A few weeks ago, I gave a presentation at the University of Michigan on what benefits there might be to considering Utah as a settler colonial space. As part of a section on the political implications of adopting such a posture, I included some photos of the Lamanite Generation, a group of BYU students who toured the United States as part of an all-native choir. Afterwards, one of my friends who studies twentieth-century American Indian history came up to me. She was horrified: “That’s when the American Indian Movement was happening. Hadn’t they heard of it?”
I didn’t know the answer. The American Indian Movement (AIM) was a radical movement founded in the late 1960s that protested the poverty and violence that was endemic among native communities in the twentieth century. They staged massive protests that insisted that Americans recognize that its treaties with native tribes were not being honored and that many of the most iconic buildings and monuments in the United States were on land that, by treaty, belonged to American Indians. (more…)
This is the part of the year when posting slows down here at JI, as the end of another semester–and the prospect of final papers, grading, committee duties, etc.–cuts into our precious blogging time.
But scholarship still presses forward! This week, I received a review copy of Matthew Kester’s new and exciting Remembering Iosepa: History, Place, and Religion in the West, just released by Oxford University Press. Kester, a professor and archivist at Brigham Young University-Hawaii, explores a group of Hawaiin converts who joined the Mormon church, immigrated to Utah, established their own community in the middle of Deseret’s desert, yet eventually moved back to their homeland after the Laie Temple was built. I remember first hearing about this story when working on the Church’s Historic Sites Committee, and Benjamin Pykles, who also works on Mormon notions of space and has written an excellent book on Nauvoo, gave a presentation on the topic. Just the image of native Hawaiins building their own oasis in the desert is fascinating, and the story becomes even more interesting as you peel back the layers. (more…)
[The following is a guest post from our good friend and former co-blogger Kris Wright.]
In the first sentence of the introduction to Women and Things 1750-1950: Gendered Material Strategies, editors Maureen Daly Goggin and Beth Fowkes Tobin write
This volume takes as its object of investigation the overlooked and often despised categories of women’s decorative arts and homecraft activities as sites of important cultural and social work.
I will admit that when I read that, I thought it might be a bit of hyperbole – neglected, yes, but despised? That seemed like an exaggeration. However after listening to President Elaine S. Dalton’s Conference address, “We Are Daughters of Our Heavenly Father” and observing some of the online reaction to it, I am starting to wonder if despised is actually a good descriptor. Such reaction can shed light on why modern historians ignore Mormon women or have a difficult time integrating them into their work. (more…)
Whether for good or ill, blogging has become a public facet of the academy in general, and Mormon studies in particular. We at JI are proud to be the first blog exclusively devoted to the scholarly study of Mormonism, though we are pleased when we are joined by others. Last year, we welcomed Worlds Without End; this year, we welcome Unusual Excitement. While the former is an eclectic group of friends and scholars distributed throughout the nation, the latter and most recent blog is centered in one of the field’s center locations: Claremont’s Mormon Studies Program. (more…)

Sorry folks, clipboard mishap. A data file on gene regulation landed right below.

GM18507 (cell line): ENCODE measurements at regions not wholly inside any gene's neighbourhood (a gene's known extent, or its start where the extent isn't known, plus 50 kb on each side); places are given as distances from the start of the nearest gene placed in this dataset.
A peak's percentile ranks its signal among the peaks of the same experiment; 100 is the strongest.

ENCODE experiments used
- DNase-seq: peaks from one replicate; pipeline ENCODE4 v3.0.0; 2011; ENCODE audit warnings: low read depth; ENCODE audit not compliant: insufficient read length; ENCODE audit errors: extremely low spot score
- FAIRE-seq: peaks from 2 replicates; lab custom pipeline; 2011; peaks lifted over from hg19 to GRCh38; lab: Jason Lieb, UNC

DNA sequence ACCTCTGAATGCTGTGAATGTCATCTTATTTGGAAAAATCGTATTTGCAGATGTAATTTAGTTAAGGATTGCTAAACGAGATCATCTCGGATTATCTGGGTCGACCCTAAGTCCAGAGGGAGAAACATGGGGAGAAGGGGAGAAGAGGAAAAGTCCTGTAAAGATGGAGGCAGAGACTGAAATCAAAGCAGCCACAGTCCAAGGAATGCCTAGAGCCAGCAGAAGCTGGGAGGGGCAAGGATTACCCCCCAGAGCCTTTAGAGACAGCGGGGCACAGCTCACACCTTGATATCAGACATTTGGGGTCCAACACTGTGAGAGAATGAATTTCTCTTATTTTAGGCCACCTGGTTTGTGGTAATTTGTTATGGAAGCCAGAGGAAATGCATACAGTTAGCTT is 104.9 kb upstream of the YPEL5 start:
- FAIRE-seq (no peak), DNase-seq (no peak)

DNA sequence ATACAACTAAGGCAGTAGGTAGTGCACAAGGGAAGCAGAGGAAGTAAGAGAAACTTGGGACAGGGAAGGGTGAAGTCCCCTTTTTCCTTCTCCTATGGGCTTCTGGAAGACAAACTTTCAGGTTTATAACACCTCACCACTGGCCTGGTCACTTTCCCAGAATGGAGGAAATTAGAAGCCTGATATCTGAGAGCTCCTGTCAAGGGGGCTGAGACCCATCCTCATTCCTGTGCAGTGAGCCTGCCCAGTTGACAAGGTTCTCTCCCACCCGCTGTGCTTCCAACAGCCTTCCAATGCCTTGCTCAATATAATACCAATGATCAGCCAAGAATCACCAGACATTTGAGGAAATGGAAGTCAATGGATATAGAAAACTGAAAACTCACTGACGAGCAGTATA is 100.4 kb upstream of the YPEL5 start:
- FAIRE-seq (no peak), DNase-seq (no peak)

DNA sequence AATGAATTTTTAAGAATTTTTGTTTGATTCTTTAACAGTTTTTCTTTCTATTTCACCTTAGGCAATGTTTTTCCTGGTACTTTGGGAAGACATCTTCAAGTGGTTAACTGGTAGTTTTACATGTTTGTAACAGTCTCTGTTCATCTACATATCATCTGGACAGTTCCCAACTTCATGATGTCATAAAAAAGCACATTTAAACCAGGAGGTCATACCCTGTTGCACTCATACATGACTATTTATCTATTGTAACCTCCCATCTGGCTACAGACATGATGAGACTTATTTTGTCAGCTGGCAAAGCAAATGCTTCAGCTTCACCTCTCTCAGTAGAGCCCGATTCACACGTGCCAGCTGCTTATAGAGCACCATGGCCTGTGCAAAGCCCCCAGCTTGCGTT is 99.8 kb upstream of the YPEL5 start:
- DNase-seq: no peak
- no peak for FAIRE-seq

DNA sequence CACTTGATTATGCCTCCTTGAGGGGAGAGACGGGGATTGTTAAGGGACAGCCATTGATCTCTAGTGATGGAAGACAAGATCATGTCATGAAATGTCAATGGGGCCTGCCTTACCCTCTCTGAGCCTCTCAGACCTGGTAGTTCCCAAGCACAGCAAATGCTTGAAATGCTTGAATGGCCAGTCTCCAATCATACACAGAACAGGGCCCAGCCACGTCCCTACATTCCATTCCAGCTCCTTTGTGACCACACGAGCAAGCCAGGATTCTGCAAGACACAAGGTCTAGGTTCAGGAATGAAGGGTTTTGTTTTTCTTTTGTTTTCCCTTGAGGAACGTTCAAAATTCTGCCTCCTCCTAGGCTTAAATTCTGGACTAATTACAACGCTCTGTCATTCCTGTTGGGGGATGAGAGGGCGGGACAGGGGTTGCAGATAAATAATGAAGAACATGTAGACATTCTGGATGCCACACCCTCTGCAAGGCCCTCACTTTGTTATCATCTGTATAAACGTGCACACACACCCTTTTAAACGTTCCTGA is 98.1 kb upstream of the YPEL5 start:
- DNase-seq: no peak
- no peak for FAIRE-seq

Since April Fools’ Day was this week and General Conference yesterday emphasized the swelling number of missionaries, I thought I’d collect—without analysis—some lighter instances of what happens when young people are sent off into the world.  (more…)
“A Pink Life Raft in a Blue Ocean”: Feminist Studies of Mormonism– An Interview with Maxine Hanks, Part I
This is Part One of my interview with Maxine Hanks, who edited and published her well-known feminist anthology, Women and Authority: Re-Emerging Mormon Feminism, with Signature Books in 1992 here. (more…)
The Mormon Women’s History Initiative Team (here) is pleased to announce an Evening with the Editors and Authors of Women of Faith in the Latter Days, Volume 2, on Tuesday, April 9, 2013, at 7:00 p.m., at the 10th Ward Building in Salt Lake City.
Please join us for a thoughtful discussion of Mormon women’s biography, featuring editors Brittany Chapman and Rick Turley, a few featured authors of the biographies (to be announced), a brief program, refreshments, and opportunities to meet, mingle, and purchase books. For an excellent review of Women of Faith, Volume 2, see Tona’s post here, and for a discussion of the complications of using biography in Mormon women’s history, you may reread Janiece’s excellent post here.
Also, look for biographies in Volume 2 by J.I.’s own Jenny R. and Andrea R-M. Come and celebrate this excellent series!
Hope to see you there.
If you haven’t noticed, we have a proliferation of Mormon history journals. So much so, in fact, that it is difficult to keep up. (One way to stay on top of things: the forthcoming Mormon Studies Review!) That’s where your friends at JI come in with our journal recaps.
One journal that unfortunately is often overlooked is Mormon Historical Studies, edited by Alex Baugh. This is unfortunate, because it is often the most “nerdy” and over-specialized of the journals–and I mean that as the highest compliment. When it comes to straight history, this journal often carries strong work, and its pages often smell of archival research. The most recent issue is no exception; in fact, it is perhaps one of the strongest issues they have published to day, partly because it is a combined issue for the entire 2012 year (they often publish two issues a year). Below are the contents, with a little commentary by yours truly. (more…)
On my spring break I took a one-day “staycation” to Day 1 of a local gathering of digital humanities scholars, hosted by the smart folks at Northeastern University’s NULab for Texts, Maps and Networks (http://nulab.neu.edu/, tweeting at @NUlabTMN). It was one of the best conferences I’ve been to – seemed like mainly literary scholars but also historians, librarians, and coders, and it involved a good blend of showcasing completely awesome ongoing initiatives, asking big existential questions about knowledge production, and teaching hands-on skills. Myself, I learned a bit about network analysis using Gephi (no relation to Nephi) and how to georeference a high-resolution historical map image using ArcGIS. I felt like a boss (as my students would say) by the day’s end.
And it got me thinking. (more…)